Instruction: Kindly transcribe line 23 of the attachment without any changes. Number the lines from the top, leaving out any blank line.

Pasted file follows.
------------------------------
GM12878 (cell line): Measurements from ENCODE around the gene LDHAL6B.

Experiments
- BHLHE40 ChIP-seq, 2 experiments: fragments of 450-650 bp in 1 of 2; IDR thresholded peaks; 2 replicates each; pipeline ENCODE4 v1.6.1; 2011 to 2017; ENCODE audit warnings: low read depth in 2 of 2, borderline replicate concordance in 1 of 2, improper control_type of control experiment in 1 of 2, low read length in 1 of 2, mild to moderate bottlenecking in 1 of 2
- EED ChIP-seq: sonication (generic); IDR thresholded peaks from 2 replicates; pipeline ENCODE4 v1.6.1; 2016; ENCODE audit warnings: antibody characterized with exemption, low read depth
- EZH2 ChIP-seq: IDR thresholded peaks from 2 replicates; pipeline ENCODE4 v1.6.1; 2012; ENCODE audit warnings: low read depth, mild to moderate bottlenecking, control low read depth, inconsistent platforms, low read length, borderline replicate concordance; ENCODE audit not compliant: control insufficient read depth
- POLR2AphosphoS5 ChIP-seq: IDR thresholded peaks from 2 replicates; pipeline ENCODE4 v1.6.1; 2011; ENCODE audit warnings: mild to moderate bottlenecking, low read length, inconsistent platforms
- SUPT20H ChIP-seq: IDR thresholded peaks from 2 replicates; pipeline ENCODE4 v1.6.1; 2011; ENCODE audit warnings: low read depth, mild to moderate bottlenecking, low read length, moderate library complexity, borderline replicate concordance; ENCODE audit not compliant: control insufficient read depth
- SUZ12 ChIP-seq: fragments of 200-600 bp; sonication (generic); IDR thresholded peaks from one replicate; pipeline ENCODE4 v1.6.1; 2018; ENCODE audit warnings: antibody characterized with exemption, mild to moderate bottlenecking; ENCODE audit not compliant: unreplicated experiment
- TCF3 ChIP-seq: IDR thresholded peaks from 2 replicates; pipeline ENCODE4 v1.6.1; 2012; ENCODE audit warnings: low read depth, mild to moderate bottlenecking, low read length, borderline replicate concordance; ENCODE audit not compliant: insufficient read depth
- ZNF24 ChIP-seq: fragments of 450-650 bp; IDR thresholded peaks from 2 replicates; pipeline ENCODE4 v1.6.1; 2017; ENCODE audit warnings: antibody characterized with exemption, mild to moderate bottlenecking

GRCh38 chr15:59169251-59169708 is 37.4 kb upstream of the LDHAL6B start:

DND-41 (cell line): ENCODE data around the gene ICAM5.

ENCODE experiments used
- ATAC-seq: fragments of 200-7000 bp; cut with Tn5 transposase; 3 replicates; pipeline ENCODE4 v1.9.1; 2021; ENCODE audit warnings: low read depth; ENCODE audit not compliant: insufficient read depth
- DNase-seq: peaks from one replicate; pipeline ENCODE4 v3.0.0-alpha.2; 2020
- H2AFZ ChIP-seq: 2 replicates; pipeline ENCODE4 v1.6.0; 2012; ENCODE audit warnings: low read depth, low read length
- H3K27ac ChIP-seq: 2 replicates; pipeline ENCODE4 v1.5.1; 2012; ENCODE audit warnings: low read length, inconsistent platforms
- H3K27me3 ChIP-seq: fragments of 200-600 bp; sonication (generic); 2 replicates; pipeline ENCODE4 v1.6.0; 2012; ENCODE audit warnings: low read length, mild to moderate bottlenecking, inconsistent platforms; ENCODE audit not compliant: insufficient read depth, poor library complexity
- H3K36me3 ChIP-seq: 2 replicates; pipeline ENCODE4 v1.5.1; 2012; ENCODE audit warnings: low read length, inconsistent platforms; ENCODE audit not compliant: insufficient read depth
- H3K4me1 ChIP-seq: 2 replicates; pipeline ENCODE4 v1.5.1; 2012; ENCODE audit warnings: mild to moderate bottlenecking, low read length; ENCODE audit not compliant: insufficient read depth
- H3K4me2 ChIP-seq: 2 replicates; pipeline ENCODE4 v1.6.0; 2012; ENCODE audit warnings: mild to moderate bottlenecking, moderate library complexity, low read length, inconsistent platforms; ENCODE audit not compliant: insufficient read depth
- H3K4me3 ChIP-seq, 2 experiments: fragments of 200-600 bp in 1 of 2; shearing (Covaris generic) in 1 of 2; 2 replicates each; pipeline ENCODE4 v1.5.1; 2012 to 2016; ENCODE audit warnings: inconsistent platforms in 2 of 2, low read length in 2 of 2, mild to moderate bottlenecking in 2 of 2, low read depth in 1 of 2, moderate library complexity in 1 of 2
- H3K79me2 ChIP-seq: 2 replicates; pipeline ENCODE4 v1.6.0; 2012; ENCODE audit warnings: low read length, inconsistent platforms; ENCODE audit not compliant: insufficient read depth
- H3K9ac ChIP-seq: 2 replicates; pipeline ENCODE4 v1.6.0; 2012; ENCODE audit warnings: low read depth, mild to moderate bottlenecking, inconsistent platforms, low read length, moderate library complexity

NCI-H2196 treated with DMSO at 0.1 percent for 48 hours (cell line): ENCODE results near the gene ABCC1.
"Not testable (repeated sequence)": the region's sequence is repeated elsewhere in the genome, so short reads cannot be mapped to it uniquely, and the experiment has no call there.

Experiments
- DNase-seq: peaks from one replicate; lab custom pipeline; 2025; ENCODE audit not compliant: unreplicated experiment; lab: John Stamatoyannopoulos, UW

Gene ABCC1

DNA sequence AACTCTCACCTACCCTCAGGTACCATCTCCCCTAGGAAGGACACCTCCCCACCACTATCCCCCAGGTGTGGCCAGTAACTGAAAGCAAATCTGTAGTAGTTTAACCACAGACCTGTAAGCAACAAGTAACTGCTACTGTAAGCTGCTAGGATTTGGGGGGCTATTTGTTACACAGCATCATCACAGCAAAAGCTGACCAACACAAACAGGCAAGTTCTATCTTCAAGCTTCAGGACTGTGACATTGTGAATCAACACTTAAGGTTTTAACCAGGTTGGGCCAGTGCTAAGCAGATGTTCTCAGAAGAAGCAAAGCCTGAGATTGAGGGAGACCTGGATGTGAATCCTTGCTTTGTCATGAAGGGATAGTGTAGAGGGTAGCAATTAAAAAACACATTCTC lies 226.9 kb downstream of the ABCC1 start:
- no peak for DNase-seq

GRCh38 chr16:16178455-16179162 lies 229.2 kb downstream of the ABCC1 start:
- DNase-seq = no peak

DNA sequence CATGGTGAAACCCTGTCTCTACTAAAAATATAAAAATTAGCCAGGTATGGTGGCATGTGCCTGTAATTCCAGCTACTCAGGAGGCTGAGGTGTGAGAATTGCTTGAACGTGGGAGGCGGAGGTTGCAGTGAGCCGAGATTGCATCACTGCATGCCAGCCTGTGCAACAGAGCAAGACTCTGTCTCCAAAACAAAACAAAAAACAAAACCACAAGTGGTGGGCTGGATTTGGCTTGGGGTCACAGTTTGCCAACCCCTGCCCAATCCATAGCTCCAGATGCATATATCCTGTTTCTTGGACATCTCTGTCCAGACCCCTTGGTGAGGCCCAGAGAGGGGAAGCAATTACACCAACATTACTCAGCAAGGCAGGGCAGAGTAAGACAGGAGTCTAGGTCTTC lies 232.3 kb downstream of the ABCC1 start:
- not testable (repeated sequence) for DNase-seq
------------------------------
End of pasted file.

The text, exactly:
- H3K79me2 ChIP-seq: 2 replicates; pipeline ENCODE4 v1.6.0; 2012; ENCODE audit warnings: low read length, inconsistent platforms; ENCODE audit not compliant: insufficient read depth